Although Pakistan inherited some of these draconian laws from the British Raj, no such law was made part of the Bangladesh national legal system since the birth of its Constitution in December 1972. The Second Amendment to the Constitution in 1973 provided the scope for enacting draconian or repressive laws in the name of 'emergency provisions'. The notorious Special Powers Act, 1974 was enacted through the scope provided by the Second Amendment, which was immediately enforced to suppress the voices of the then opposition groups, who succeeded in waging a campaign against corruption, repression and injustices of the first Bangladesh Awami League government. As a result, thousands of political activists, mostly belonging to the radical left camp, were put behind bars.
There were widespread allegations of custodial death and torture by the law-enforcing agencies and by a special paramilitary force, the 'Jatiyo Rokkhi Bahini'. Top ranking political leaders were killed at that time. Siraj Sikdar, the leader of the Shorbohara Party, died on 2nd January 1975, while he was in the custody of the law enforcing agents. As claimed by the opposition, about thirty thousand people, mostly belonging to or supporters of the radical left camp were killed during this time.
This was only the beginning. The subsequent martial law regimes continued to use the Special Powers Act, 1974 for their own benefit. Thousands of people belonging to opposition groups languished in prisons under this Draconian law during their regimes. The downfall of the Ershad regime in December 1990 brought a scope for repealing all repressive laws and putting the country on course for a democratic order. But the changed global scenario has given a new life to the repressive laws or paved the ways for such enactments in the name of countering 'terrorism'.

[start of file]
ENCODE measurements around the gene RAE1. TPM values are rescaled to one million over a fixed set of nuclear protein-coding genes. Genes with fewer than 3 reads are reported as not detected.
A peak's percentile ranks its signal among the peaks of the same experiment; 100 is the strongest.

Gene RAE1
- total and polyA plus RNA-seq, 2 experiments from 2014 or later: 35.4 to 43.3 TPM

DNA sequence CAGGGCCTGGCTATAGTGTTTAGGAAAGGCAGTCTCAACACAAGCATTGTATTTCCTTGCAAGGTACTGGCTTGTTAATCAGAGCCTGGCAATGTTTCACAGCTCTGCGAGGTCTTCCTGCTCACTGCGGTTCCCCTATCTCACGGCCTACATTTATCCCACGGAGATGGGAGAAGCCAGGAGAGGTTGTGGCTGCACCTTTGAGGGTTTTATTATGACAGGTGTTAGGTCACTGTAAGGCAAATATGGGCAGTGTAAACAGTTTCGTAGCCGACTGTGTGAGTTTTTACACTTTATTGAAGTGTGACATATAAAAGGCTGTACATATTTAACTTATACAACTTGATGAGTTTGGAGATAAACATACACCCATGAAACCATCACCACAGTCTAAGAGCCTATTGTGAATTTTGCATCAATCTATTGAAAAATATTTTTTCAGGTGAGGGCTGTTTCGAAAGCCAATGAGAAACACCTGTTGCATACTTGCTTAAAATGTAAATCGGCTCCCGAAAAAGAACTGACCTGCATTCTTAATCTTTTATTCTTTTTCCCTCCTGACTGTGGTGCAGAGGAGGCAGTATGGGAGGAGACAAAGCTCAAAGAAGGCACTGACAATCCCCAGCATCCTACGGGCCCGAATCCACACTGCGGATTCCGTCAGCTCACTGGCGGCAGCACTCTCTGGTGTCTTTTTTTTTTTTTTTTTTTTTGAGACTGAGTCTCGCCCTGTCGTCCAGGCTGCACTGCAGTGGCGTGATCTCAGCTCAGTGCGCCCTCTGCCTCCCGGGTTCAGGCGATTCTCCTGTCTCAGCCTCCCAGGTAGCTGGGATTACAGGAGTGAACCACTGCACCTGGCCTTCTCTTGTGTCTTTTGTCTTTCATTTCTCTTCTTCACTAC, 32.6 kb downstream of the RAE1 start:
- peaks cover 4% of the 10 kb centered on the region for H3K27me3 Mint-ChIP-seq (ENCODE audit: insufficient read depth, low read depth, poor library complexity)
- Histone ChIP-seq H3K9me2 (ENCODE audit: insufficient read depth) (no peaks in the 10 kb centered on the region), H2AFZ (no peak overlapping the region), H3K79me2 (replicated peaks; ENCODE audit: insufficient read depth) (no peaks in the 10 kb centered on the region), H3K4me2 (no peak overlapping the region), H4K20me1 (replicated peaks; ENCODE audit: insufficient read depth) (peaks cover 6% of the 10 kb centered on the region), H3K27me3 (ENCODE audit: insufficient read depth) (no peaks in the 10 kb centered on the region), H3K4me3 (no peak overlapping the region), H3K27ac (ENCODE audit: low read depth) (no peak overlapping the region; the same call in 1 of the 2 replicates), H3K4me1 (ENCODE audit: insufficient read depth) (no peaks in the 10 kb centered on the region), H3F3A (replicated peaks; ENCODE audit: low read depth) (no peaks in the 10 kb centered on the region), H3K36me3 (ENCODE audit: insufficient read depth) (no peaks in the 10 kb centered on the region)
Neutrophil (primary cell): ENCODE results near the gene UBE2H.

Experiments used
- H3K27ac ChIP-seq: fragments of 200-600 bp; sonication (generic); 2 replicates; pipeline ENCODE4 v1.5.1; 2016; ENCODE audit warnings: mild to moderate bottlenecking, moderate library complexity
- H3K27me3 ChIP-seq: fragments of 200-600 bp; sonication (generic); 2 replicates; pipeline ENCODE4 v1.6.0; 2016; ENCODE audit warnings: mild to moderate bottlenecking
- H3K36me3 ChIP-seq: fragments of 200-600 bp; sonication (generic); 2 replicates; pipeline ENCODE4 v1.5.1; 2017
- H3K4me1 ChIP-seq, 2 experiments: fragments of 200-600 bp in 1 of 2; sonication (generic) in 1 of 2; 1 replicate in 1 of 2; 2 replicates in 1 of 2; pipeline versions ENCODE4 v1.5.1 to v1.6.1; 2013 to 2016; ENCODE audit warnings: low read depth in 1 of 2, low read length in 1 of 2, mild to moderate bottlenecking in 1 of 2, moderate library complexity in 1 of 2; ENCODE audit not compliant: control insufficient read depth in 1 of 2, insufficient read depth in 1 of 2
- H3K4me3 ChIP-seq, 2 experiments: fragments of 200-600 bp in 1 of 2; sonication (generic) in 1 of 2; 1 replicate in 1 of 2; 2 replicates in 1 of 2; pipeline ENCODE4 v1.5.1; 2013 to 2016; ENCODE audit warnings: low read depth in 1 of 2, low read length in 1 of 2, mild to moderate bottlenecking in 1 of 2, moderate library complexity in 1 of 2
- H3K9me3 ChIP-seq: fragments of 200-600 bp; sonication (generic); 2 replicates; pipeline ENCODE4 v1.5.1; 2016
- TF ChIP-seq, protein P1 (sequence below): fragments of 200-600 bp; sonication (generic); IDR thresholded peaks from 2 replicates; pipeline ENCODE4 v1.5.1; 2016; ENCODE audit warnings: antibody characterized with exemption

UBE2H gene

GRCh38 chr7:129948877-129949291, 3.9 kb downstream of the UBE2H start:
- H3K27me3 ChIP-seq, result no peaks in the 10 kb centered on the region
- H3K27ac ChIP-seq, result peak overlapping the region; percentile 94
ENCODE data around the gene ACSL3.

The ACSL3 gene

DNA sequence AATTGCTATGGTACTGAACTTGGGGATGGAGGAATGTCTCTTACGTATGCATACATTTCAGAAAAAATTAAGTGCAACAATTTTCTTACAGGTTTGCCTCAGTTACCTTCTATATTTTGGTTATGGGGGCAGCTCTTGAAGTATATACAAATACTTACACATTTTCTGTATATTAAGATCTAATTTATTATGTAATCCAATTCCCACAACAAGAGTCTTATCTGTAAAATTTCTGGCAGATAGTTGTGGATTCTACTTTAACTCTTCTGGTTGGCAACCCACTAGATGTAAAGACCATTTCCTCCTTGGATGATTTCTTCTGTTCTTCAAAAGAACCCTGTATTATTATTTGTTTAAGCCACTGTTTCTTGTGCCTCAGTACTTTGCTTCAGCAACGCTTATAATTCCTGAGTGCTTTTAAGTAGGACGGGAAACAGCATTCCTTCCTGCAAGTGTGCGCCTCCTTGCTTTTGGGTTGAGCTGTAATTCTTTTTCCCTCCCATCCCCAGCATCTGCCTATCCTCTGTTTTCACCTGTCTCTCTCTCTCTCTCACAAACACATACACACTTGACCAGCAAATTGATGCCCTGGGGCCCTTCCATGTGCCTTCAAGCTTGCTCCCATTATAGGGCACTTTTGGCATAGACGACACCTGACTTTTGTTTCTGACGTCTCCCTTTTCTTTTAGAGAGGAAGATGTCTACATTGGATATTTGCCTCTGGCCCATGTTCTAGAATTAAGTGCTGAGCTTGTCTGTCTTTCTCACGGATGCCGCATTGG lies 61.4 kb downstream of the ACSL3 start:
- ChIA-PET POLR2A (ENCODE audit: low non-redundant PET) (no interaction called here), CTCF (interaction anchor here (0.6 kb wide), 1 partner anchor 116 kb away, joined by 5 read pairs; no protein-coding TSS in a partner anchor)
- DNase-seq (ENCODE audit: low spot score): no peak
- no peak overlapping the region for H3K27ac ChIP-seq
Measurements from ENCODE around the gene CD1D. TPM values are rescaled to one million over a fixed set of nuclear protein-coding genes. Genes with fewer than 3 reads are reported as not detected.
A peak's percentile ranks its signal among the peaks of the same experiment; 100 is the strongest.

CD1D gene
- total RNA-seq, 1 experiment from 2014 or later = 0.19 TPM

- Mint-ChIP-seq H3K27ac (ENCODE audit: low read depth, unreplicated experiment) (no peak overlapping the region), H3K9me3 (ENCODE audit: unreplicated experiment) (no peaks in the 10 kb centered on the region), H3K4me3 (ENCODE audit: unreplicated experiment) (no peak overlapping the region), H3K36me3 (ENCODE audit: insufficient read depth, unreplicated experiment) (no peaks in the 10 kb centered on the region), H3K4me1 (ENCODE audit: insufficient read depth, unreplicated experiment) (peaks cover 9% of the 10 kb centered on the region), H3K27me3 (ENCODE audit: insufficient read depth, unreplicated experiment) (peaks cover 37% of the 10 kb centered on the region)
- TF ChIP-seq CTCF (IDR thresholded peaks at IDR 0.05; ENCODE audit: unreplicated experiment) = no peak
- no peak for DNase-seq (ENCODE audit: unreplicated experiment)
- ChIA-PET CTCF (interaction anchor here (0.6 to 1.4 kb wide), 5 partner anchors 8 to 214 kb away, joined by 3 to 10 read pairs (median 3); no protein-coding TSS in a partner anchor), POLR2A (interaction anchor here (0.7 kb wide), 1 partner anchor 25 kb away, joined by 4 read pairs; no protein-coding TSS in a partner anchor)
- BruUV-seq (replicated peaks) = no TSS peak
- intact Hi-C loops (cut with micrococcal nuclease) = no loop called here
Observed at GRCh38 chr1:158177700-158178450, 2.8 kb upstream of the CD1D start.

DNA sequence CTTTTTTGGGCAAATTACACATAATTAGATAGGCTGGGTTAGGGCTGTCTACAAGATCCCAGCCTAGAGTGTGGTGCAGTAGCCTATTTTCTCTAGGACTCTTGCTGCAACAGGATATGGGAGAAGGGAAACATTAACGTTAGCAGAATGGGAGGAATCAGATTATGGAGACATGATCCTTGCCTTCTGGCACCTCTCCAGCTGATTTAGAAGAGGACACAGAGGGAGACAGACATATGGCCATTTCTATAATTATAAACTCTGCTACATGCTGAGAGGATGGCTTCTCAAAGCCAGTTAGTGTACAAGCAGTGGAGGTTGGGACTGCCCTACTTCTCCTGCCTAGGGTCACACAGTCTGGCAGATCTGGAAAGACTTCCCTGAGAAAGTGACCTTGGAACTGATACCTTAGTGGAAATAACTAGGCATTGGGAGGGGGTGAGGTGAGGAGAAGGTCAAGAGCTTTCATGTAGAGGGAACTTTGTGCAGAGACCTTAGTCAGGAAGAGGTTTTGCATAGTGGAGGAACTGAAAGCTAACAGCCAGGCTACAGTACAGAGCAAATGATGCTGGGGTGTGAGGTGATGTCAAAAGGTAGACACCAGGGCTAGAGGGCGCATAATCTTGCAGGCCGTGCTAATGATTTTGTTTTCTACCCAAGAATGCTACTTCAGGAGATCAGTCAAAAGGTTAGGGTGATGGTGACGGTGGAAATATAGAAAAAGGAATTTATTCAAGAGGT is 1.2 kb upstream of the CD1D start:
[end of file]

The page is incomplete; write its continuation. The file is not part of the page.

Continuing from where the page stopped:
The promulgation of the 'The Suppression of Terrorist Activities Act 1992', by the Bangladesh Nationalist Party (BNP) government for a period of two years, recreated a sense of insecurity in the minds of the common people, who viewed it as an undemocratic act to suppress the voice of opposition. 'The Suppression of Terrorist Activities Act 1992' treated minor and major offences alike. The scale of punishments provided for offences under this Act ranged form 5 years imprisonment to the death sentence. Several thousand people suffered under this Act. Thankfully, it died a natural death in 1994, leaving a deep scar in the political history and psyche of the people of Bangladesh.
The present leader of the opposition declared many times that if she came to power, she would scrap the 'Special Powers Act, 1974' -- this declaration never saw light. Furthermore her government introduced another repressive law -- the 'Public Safety (Special Provision) Act- 2000 on 14 February.